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Decision making in conditions of risk and uncertainty: The response to HIV/AIDS



This paper addresses influences on decision making under conditions of risk and uncertainty and draws on empirical data from longitudinal qualitative studies of British health authority responses to HIV/AIDS. It considers a little discussed aspect of the response made to an identified hazard, the possible influence of the hazard in fundamentally changing the situation in which it occurs. This may give rise to perceptions of qualitatively different risks from those attributable to the nature of the hazard itself, which may influence decision making in unexpected ways. The paper looks first at the nature of decision making in situations of risk and uncertainty, and of people's behaviour when forced to make risky choices. In the following sections, empirical evidence about the development of services for HIV/AIDS is used to illustrate some qualitatively different perceptions of risk that have mediated decision making, and some possible consequences of these decision processes. Finally, moving from HIV/AIDS as a specific issue, the paper considers the contribution these findings may make to general understanding of the nature of decision making in situations;of risk and uncertainty. It is suggested that in seeking to understand decision making under these conditions it may be fruitful to consider the nature and extent of any changes in the environment as a consequence of the focal hazard, and decision makers' perceptions of and reactions to other, qualitatively different, risks these may pose. Copyright (C) 1996 Elsevier Science Lt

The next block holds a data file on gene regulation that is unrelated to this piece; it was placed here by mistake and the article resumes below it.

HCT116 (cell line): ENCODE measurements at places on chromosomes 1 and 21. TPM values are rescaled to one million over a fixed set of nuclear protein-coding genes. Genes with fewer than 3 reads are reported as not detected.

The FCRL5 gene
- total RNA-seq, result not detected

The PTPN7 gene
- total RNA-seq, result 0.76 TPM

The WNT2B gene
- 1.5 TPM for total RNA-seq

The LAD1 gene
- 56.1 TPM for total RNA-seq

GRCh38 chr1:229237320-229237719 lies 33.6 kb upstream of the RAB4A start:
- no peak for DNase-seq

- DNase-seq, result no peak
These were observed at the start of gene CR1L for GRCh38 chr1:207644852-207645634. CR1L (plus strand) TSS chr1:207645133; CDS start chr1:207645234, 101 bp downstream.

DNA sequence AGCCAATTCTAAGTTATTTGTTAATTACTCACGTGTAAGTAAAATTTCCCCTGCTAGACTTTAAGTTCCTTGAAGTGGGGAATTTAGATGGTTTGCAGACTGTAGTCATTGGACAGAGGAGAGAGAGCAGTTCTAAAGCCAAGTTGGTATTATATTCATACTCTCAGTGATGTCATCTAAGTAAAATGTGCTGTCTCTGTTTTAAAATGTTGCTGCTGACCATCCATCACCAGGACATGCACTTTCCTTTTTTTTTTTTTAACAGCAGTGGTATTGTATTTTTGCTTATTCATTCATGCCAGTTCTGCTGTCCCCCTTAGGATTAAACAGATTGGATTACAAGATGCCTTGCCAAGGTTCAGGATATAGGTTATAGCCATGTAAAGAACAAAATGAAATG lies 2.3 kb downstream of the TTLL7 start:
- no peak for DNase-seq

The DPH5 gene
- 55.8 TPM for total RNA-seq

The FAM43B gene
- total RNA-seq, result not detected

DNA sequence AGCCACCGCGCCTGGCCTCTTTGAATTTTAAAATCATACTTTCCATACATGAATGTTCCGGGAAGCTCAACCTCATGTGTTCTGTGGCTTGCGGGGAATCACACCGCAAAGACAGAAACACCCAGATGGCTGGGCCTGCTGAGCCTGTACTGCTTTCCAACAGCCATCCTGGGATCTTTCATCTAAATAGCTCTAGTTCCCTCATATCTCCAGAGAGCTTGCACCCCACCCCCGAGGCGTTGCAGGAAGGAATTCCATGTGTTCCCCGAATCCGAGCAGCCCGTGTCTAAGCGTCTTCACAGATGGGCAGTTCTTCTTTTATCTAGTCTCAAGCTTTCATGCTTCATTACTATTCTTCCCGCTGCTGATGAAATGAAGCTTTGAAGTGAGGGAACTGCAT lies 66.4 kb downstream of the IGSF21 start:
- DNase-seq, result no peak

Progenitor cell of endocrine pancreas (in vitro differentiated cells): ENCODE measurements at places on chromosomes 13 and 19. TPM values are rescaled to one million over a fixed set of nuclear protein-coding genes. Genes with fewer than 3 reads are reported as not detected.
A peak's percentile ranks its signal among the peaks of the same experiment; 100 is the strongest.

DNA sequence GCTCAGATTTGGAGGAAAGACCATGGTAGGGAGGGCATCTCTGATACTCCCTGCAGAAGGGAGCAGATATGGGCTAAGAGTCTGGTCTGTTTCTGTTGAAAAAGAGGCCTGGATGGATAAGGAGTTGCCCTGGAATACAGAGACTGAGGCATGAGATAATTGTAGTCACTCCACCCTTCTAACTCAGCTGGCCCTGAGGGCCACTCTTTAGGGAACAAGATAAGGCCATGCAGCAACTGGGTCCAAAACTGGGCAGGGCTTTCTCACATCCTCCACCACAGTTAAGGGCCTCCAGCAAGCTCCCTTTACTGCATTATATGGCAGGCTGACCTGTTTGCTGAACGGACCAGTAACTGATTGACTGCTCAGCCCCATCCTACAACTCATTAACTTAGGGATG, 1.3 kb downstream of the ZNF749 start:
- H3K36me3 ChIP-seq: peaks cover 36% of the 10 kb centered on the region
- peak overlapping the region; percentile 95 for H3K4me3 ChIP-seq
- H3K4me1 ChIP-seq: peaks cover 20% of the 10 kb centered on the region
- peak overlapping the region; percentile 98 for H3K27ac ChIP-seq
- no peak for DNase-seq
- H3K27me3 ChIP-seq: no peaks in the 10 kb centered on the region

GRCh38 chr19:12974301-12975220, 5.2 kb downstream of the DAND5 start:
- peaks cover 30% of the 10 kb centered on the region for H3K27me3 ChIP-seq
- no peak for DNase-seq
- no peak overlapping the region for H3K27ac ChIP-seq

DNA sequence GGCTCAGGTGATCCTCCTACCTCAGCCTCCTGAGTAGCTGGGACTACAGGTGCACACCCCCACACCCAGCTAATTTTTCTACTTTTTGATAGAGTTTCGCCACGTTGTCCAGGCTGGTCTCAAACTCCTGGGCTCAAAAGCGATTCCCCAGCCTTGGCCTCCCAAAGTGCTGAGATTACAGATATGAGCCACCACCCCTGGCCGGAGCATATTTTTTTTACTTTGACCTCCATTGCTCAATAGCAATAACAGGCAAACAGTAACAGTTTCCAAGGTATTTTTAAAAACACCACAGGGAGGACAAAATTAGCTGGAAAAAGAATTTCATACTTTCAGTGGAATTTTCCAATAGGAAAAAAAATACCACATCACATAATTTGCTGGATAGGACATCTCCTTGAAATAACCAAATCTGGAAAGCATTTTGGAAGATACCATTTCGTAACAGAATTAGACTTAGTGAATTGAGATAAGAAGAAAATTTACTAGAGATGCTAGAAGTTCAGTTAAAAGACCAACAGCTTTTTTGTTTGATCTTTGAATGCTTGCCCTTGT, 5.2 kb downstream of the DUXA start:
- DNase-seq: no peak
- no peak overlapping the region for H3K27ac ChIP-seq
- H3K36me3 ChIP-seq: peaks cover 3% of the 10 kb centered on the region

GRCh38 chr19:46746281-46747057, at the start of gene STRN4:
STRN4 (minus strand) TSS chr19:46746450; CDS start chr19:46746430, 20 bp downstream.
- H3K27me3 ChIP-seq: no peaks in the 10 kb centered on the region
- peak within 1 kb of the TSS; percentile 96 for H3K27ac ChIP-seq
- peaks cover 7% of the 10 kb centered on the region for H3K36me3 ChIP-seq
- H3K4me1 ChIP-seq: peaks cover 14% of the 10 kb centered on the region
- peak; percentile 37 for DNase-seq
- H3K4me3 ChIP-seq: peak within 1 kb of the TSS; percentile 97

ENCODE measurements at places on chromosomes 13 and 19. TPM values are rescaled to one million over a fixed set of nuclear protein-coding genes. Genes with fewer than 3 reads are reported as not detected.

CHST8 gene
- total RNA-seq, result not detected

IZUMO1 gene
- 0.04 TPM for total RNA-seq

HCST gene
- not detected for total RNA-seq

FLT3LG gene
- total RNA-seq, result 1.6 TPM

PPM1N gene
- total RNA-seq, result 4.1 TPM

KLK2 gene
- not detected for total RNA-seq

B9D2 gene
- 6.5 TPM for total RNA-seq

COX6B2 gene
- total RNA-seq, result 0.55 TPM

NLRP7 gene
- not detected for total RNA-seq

Topics: T, HD28
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